Until the 20th century, coffee was primarily enjoyed in coffee shops. That all changed when Alfonso Bialetti invented the Moka Express in 1933, inspired by a washing machine his wife used to do laundry. But the Moka didn’t really catch on until after WWII, when Alfonso’s son Renato refined the octagonal Art Deco design to maximize heat capture in the base and replace the flammable wooden handle with a modern Bakelite one.
More importantly, Renato was a marketing genius who innovated advertising techniques in the 1950s to include billboards, commercials, and even animations — introducing “l’omino coi baffi” (the little man with a mustache), based on Renato himself. The little man appeared on the side of the Moka pot and also starred in cartoons showing how quick and easy it was to make coffee with the Moka Express: all you need is water, coffee, and fire to brew espresso-style (it’s not quite espresso) coffee in the comfort of your own home. Since then, an estimated 300 million Moka pots have been sold, and today you can find them in 90% of Italian homes.
The Moka Express consists of three primary cast aluminum parts: a bottom chamber for water, a middle funnel-shaped filter basket for coffee grounds, and a top chamber to collect the brewed coffee.
To brew, fill the bottom chamber with water up to just below the safety release valve in the wall. Then add medium-fine ground coffee (slightly coarser than you’d use for espresso) to the filter basket, but don’t tamp it down. Screw the top chamber back on and place on a stovetop at medium heat. Be careful to avoid an open flame going beyond the edges of the base, otherwise you’ll end up with a stalactite of melted plastic at the end of your handle — as you can see in this well-loved Moka pot that we scanned.
As the water heats up, it creates steam. The steam pressure forces the hot water up through the coffee grounds in the filter basket and into the top chamber. Take it off the heat before the volcanic sputtering phase at the end; this only adds bitterness to your coffee.
The aluminum components prove to be pretty hearty, and if you don’t use abrasive cleaners, the Moka pot develops a coffee patina that some believe enhances the flavor. The gasket around the filter basket wears out over time and will eventually need to be replaced. Here you see how the rubber has dried and cracked, making a secure seal impossible. Steam and water would escape, resulting in an incomplete extraction.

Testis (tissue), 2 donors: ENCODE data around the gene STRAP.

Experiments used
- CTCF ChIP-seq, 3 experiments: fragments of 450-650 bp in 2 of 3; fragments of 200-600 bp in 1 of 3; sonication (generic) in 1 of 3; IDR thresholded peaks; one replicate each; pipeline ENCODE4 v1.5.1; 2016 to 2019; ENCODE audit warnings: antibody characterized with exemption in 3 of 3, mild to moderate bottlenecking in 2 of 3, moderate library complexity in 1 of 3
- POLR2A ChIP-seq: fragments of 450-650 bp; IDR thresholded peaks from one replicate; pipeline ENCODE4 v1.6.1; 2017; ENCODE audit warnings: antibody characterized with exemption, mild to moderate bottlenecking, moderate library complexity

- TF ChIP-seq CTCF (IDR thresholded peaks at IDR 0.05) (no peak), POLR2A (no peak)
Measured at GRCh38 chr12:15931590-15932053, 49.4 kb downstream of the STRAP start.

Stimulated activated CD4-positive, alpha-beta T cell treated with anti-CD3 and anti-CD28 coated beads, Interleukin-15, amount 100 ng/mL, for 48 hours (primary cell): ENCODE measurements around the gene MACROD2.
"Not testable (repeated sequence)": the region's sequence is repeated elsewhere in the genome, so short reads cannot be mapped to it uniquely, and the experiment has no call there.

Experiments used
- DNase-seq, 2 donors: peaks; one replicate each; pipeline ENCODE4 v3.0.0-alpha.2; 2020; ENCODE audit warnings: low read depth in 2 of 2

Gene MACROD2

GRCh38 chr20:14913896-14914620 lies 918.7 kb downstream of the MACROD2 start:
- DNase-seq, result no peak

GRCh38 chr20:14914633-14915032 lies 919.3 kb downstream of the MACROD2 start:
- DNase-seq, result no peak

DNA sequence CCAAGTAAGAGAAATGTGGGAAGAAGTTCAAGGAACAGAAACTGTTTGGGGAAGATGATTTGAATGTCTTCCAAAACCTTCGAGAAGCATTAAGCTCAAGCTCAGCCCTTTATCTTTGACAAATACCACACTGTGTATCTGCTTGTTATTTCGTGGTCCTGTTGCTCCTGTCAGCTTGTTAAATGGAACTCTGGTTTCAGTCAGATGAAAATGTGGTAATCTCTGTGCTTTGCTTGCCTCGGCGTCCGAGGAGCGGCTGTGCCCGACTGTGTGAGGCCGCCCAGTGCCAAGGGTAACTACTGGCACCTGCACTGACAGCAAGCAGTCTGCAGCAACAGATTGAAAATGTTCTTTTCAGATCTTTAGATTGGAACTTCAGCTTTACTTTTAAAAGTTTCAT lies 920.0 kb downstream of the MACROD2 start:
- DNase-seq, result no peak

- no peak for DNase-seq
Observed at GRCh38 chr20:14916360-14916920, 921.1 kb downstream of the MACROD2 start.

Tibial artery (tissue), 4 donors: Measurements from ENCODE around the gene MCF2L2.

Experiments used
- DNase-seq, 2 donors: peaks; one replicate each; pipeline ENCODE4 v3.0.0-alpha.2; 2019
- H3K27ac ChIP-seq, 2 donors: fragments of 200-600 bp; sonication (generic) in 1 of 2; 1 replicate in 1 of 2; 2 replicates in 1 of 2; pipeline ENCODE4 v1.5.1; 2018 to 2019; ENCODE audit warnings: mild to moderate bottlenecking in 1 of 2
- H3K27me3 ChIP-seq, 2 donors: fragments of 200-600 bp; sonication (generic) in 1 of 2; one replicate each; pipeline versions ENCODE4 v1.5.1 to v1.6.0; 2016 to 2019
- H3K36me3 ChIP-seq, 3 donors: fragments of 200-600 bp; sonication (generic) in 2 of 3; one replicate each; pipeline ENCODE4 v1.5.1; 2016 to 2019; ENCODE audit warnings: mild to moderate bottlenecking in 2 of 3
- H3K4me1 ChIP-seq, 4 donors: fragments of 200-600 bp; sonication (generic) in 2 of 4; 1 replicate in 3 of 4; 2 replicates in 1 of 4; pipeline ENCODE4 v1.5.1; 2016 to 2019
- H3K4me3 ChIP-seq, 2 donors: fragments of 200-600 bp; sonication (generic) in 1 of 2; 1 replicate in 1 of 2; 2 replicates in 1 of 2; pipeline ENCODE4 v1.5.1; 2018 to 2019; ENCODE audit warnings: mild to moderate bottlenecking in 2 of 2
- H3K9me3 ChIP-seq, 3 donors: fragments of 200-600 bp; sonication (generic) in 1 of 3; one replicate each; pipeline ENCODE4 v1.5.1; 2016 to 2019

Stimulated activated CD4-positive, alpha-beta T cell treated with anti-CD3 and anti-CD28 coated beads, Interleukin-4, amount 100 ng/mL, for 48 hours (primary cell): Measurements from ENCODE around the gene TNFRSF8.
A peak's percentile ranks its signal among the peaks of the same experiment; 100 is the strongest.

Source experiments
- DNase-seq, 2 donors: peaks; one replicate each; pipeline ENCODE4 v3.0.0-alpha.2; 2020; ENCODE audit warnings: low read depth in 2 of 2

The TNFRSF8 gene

Renato Bialetti died in 2016 at the age of 93, and his ashes were interred in a giant Moka pot. Not long after, Bialetti declared bankruptcy but managed to stay afloat after consolidating their business and securing loans. They moved some of their manufacturing outside of Italy, and our CT scans make us wonder if the new Moka Express that we bought on Amazon is a counterfeit or if the quality of the product has fallen off in recent years. Let’s take a look.
We didn’t need a CT scanner to observe grease around the threading and unwanted aluminum shavings in the lower chamber, but cropping into the center column, we see an uneven surface finish with aluminum debris that hopefully wouldn’t find its way into our coffee.
The quality of the casting in this piece is also inferior. Cropping into the walls, we find the new Moka pot riddled with porosity. These tiny voids in the aluminum may not represent a problem for the performance of the brewer, but they suggest that changes to the casting process or the use of new suppliers may have had unintended consequences. The old Moka pot had visible flash inside the lower chamber from where the pieces of the mold came together, but there’s none to be seen in the new one. Even if Bialetti isn’t what it once was, the Moka pot is here to stay as a beloved brewing technique and icon of industrial design.
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